Each level has a sub objective to find other children who will sometimes give you an item to help you. There are also other in game achievements to add a further layer of challenge beyond this and the core game. Occasionally you get to control another character who has their own set of abilities which adds a nice extra flavour to the gameplay and story. Some levels have you negotiating your way to the exit sans enemies and later levels continue to provide new enemies and challenges providing welcome variation. Some of the best levels are found in El Hijo’s final third, The Train is a personal favourite, which combines its use of light and sound superbly at times and challenges you to put into practice everything you’ve learnt so far.

The learning curve is well pitched, with each of El Hijo’s systems and items being layered gradually across the levels as you progress. Often one level will be based around one new system or item which helps to discover it and experiment with it. The enemy AI is pretty good, however there are times where there are chinks in the illusion. You can smash an item which is on an enemy patrol but if this is done when the enemy is outwith the line of sight and earshot of the item they don’t react when they see the pile of rubble.

While the story may be a simple one of a boy and his mother trying to be reunited with one another, it does so successfully. There are some cutscenes between levels which have a gorgeously hand drawn look with warm and sandy pastel colours. Each environment tells its own part of the story, from monks chanting to bandits fighting each other while you slip by. There is no dialogue throughout El Hijo aside from the odd grunt or noise from characters in each level. But in a nod to Zelda Wind Waker, El Hijo makes good use of characters’ expressions to help tell the story and convey characters’ feelings in certain moments.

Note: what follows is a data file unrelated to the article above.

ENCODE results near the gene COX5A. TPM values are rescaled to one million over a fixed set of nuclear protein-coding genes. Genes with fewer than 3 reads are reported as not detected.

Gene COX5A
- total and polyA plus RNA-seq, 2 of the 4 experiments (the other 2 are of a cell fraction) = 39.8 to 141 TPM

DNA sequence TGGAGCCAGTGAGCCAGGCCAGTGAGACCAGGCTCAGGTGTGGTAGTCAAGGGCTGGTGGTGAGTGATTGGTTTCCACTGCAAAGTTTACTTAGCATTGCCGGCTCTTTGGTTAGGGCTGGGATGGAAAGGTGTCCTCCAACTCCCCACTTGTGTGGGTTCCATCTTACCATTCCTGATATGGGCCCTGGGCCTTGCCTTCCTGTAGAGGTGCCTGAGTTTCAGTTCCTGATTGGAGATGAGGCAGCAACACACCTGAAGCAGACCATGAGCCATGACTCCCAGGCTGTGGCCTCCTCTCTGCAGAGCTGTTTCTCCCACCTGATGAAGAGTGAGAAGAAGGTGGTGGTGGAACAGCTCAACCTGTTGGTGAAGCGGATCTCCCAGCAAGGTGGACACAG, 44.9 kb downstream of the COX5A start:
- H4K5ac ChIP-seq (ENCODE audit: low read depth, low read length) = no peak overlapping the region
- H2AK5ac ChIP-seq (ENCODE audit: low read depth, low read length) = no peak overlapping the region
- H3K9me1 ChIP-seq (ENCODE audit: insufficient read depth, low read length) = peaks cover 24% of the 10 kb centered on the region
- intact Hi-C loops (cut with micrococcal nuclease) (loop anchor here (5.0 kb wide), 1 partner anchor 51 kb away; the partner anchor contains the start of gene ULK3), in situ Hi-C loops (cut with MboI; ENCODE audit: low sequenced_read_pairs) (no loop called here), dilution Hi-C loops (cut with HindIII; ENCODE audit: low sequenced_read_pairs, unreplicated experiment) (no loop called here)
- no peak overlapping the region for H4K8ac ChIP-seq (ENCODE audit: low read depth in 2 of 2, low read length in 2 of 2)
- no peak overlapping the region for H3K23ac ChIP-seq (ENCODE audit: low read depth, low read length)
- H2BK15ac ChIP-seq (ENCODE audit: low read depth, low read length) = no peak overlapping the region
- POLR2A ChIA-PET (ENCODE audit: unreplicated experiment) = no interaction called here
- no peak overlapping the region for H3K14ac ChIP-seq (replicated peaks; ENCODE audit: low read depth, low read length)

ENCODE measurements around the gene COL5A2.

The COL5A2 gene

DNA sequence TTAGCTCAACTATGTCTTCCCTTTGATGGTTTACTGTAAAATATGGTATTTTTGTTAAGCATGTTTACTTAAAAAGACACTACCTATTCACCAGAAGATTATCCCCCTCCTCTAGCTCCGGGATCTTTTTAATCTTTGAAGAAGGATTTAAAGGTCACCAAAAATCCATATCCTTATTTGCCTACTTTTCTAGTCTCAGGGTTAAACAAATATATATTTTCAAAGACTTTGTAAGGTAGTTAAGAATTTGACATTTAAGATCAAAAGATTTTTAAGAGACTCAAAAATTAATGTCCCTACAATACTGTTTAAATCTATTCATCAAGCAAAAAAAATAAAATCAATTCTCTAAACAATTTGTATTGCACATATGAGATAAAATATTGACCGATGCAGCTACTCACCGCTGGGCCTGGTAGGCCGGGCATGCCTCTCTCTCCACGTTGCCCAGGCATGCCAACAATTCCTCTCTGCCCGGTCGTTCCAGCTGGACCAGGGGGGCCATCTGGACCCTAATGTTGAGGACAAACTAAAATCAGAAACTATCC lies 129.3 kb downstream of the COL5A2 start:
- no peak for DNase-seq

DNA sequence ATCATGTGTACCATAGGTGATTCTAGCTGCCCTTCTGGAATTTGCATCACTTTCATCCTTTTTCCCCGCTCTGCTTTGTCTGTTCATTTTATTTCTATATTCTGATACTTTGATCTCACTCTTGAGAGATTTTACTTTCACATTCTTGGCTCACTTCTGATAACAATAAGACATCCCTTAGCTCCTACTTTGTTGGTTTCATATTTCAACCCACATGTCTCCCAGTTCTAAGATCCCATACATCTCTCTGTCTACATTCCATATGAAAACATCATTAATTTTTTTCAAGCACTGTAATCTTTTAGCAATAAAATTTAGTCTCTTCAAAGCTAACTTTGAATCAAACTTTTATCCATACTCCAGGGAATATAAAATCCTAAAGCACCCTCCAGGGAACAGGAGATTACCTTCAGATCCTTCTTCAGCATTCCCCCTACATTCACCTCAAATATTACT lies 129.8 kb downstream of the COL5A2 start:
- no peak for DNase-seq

It has a wonderful use of sound throughout. The soundtrack is quite understated in a similar way to Zelda BOTW where it will play some plinky piano notes or notes on a flute as ambience then dial it up when the action/tension changes on screen. Enemies will be alerted to your presence if you make too much noise and in a lovely touch the music stops when you are in a hiding place.

Performance on Switch is unfortunately a bit mixed. The frame rate often falls significantly when you use the bird’s eye view and sometimes this is coupled with the sound glitching where the music and sound effects echo. There were also a couple of times when the game crashed in the final levels of the game. Load times can be quite long, almost 1 minute to load the game when you start it up and over 30 seconds when you load a new level. Hopefully the developers will improve performance with a new patch in time but none of these issues should impact your overall enjoyment of El Hijo. 

El Hijo shows what a non-violent stealth game can be and is much more than a game of hide and seek. It’s excellent and varied level design and simple yet multi-layered systems are introduced and integrated seamlessly with a learning curve Nintendo would be proud of. However some items found later in the game break the feeling of satisfaction to be found by outwitting your enemies and there are minor performance issues that the developers will hopefully address. But don’t let this stealth game evade your attention.